WINNIPEG -- The Manitoba government announced new measures for schools in Winnipeg and Northern Manitoba on Thursday, but they could cause “extraordinary challenges,” according to the Manitoba Teachers’ Society.

These measures, which go into effect on Oct. 26 and will last as long as these two regions are under code orange restrictions, include ensuring physical distancing to the greatest extent; removing excess furniture from classrooms to make extra space; and requiring teachers and staff who move across cohorts to wear medical-grade masks.

The province also said Grades 9 to 12 will continue with the current blended learning model, but Kindergarten to Grade 8 students could now be offered a temporary remote learning option while the restricted levels are in place.

CTV News Winnipeg spokes with James Bedford, president of the Manitoba Teachers’ Society, regarding his thoughts about these added measures.


Bedford said since the start of the school year, Manitoba has been calling for two metres of physical distancing, yet seems to default to ‘but one metres okay.’

He said this messaging has not changed.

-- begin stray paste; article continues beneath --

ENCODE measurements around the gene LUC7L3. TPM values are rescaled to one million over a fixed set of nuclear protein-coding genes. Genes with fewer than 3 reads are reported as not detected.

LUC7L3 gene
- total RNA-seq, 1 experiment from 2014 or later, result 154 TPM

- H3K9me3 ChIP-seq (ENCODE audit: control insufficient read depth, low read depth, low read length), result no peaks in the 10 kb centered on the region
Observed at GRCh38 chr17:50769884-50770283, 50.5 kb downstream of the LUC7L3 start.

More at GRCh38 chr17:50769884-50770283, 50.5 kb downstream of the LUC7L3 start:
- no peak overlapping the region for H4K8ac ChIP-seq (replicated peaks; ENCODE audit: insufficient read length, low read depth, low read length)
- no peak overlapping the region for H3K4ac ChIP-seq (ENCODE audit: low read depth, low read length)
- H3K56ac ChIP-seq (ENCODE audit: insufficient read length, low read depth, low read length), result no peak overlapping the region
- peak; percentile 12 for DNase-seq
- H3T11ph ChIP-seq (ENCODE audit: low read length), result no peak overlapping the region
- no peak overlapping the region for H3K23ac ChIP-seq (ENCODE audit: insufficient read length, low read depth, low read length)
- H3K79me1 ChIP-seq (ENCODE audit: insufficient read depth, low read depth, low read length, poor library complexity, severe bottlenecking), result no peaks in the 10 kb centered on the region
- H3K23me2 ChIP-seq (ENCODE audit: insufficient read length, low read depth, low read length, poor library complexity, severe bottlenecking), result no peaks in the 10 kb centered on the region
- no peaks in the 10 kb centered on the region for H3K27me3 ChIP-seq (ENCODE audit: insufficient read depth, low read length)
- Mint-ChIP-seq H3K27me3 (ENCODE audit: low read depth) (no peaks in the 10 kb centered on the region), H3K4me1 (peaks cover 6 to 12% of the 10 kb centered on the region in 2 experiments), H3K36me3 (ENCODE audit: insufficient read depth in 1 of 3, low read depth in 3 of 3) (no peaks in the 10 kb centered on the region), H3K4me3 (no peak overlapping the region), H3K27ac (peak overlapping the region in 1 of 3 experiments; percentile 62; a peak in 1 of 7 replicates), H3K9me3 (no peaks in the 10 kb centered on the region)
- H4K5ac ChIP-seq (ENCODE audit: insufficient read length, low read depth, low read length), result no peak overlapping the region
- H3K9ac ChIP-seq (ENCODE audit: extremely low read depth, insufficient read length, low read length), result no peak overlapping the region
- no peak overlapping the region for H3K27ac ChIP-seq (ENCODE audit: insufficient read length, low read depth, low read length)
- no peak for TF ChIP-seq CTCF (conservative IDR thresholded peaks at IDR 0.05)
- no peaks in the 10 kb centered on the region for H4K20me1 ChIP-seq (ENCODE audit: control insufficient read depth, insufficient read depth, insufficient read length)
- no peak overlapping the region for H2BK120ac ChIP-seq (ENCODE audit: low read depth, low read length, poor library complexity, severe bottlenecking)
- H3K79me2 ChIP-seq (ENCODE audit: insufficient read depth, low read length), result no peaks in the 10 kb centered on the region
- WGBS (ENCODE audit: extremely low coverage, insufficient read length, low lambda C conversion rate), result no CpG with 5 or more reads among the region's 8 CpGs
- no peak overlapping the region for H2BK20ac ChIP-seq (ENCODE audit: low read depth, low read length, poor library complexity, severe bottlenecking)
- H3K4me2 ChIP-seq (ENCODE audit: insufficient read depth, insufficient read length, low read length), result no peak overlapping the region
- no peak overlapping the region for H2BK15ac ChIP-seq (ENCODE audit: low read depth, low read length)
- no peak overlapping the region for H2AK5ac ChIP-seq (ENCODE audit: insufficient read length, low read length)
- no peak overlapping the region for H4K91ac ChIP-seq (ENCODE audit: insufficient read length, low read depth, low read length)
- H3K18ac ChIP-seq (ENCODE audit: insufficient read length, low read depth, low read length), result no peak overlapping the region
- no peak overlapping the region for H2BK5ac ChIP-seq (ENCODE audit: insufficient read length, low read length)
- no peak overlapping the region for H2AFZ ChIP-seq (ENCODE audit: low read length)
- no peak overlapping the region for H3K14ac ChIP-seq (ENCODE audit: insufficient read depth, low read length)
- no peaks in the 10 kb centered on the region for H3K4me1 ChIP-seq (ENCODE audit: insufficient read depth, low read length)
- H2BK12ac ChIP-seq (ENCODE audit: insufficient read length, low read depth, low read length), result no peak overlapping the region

“If two metres is what’s safe, then let’s hire the additional teachers, let’s find the additional space for our students and make two metres the standard everywhere,” Bedford said.


Bedford said to a large extent, teachers have already removed excess furniture from their classrooms to create more space for physical distancing.

He noted, he would be surprised if there was much more furniture that can be taken out at this point.

“Our classrooms are not of unlimited space and teachers were told before the start of the school year to clear out all unnecessary furniture in order to achieve as much social distancing as possible in their classrooms,” he said.


As for mandating teachers and staff that move between cohorts to wear medical-grade masks, Bedford said the concern is that this change was made several months into the school year.

“Now, it’s not okay to use to a non-medical mask and we’re going to be using a medical mask,” he said.

“Why weren’t we doing this right from the start?”


Bedford said Manitoba schools have not prepared for a blended learning model for elementary-aged students.

“Our scenarios call for either in-class learning with the proper physical distancing or everybody moving to remote learning,” he said.

“Blended learning is an extraordinary challenge for teachers.”

He explained the reason this is particularly challenging for teachers is because it means they have to teach students in class and remotely – at the same time.

“In other jurisdictions, this leads to rapid teacher burnout, I don’t see a difference here in Manitoba. That’s what’s going to happen,” Bedford said.

- With files from CTV’s Rachel Lagace and Charles Lefebvre.